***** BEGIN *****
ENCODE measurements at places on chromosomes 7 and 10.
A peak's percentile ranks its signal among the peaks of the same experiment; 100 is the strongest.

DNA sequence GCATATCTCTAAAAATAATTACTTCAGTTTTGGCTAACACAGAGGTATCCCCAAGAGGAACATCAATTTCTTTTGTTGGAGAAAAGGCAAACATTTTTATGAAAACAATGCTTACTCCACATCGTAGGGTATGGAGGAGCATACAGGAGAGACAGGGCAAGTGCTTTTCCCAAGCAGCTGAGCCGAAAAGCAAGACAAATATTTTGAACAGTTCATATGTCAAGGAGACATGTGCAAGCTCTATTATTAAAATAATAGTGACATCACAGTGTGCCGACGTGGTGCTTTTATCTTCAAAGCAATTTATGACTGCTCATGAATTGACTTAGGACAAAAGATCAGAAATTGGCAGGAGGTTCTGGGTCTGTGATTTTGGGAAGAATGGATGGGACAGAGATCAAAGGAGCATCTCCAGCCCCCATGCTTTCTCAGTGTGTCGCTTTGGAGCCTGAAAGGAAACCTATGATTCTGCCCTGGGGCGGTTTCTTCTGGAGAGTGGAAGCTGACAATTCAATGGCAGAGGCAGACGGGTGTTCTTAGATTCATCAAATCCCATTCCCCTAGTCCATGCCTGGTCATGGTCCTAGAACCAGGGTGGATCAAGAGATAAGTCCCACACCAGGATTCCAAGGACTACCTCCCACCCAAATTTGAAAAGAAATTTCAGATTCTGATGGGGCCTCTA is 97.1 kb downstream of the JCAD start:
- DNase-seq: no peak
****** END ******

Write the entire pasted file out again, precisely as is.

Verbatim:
ENCODE measurements at places on chromosomes 7 and 10.
A peak's percentile ranks its signal among the peaks of the same experiment; 100 is the strongest.

DNA sequence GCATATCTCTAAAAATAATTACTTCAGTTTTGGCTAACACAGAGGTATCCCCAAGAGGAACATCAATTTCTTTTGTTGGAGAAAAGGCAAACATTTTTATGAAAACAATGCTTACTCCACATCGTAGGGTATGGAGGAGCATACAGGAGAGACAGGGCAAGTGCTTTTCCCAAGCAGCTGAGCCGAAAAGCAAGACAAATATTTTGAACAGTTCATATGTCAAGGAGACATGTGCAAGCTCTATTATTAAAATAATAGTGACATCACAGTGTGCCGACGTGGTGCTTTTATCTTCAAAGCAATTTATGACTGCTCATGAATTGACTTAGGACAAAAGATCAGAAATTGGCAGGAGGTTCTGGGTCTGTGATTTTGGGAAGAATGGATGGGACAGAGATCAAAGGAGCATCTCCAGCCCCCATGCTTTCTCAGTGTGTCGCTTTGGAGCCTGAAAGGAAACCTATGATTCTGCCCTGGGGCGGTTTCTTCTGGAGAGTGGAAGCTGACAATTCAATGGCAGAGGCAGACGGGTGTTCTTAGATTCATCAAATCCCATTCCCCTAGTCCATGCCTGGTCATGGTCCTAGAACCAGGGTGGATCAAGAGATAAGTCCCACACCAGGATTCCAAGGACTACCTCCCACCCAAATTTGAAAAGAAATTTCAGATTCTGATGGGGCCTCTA is 97.1 kb downstream of the JCAD start:
- DNase-seq: no peak